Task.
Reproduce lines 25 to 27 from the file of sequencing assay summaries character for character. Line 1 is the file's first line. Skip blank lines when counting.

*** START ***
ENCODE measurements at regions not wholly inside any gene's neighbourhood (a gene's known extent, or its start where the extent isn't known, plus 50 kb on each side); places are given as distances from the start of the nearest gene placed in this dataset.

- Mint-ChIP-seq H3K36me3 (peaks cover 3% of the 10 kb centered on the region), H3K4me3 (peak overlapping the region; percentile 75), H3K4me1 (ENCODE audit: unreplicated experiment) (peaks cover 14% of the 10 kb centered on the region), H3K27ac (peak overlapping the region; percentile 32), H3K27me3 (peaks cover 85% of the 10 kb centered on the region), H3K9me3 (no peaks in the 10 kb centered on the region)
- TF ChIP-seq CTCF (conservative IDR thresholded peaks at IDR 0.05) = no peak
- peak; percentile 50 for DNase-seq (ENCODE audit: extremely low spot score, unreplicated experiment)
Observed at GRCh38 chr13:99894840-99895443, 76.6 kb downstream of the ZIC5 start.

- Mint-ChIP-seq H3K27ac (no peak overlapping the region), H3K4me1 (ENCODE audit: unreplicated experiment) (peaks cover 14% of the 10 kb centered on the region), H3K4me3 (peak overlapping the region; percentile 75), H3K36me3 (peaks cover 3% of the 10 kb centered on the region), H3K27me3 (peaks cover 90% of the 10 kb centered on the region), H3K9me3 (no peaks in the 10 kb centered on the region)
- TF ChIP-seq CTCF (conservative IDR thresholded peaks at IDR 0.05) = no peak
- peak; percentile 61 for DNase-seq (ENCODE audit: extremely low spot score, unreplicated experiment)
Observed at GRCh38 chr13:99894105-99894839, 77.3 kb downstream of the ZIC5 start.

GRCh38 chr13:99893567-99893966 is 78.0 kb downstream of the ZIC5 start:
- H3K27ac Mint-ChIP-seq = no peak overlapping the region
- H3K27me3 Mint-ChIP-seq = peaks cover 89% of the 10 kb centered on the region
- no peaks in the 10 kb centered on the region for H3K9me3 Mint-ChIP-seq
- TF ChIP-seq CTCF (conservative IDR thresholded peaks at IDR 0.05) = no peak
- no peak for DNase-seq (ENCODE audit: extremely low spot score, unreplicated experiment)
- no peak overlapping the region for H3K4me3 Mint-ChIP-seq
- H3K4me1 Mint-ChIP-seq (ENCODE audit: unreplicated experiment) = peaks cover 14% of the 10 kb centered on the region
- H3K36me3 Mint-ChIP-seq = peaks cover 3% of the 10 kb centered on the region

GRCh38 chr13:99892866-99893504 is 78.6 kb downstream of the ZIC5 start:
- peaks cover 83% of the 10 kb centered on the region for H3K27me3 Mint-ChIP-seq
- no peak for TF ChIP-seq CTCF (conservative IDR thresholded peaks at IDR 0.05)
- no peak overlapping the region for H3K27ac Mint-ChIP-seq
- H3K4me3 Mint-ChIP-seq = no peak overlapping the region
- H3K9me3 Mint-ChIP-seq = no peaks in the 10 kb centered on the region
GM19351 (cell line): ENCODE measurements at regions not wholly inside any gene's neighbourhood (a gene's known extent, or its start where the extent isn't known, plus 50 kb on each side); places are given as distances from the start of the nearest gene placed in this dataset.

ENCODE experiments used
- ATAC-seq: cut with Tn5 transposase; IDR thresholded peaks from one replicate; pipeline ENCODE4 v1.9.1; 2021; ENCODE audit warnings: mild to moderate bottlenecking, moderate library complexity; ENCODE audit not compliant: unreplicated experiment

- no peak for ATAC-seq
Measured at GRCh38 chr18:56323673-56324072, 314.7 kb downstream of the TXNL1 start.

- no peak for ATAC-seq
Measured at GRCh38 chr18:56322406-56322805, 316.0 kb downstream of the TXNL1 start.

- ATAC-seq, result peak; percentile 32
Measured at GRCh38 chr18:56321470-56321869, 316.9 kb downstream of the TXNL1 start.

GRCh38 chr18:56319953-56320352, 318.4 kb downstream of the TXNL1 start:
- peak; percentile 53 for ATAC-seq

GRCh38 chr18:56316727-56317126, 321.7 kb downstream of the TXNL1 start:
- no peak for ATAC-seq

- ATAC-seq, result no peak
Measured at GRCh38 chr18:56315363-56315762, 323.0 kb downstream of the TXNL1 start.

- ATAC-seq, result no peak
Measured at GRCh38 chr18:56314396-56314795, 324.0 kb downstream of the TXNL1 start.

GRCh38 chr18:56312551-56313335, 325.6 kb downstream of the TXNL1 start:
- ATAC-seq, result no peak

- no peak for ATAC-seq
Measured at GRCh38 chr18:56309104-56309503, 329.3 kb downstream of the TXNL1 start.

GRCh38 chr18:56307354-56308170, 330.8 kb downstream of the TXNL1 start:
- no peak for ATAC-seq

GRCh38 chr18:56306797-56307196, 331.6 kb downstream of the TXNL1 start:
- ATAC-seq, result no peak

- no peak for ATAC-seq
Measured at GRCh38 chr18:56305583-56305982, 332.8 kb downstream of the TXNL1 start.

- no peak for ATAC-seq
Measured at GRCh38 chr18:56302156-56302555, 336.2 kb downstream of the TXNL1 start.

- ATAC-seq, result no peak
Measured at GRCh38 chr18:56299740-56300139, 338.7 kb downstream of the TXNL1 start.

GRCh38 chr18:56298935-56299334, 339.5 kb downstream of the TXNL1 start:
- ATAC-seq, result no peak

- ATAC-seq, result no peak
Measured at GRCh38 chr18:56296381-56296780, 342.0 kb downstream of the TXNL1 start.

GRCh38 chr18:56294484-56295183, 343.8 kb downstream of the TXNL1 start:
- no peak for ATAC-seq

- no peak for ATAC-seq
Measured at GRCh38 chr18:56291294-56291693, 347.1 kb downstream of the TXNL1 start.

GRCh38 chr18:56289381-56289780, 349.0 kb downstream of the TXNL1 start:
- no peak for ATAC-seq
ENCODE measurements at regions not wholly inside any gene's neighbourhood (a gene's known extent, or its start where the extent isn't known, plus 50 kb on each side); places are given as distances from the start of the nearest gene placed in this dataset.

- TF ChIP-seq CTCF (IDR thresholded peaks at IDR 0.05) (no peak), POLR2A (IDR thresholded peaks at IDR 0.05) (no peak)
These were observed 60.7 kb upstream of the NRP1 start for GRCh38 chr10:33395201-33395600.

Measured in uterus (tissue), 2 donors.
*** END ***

GM19351 (cell line): ENCODE measurements at regions not wholly inside any gene's neighbourhood (a gene's known extent, or its start where the extent isn't known, plus 50 kb on each side); places are given as distances from the start of the nearest gene placed in this dataset.

ENCODE experiments used
- ATAC-seq: cut with Tn5 transposase; IDR thresholded peaks from one replicate; pipeline ENCODE4 v1.9.1; 2021; ENCODE audit warnings: mild to moderate bottlenecking, moderate library complexity; ENCODE audit not compliant: unreplicated experiment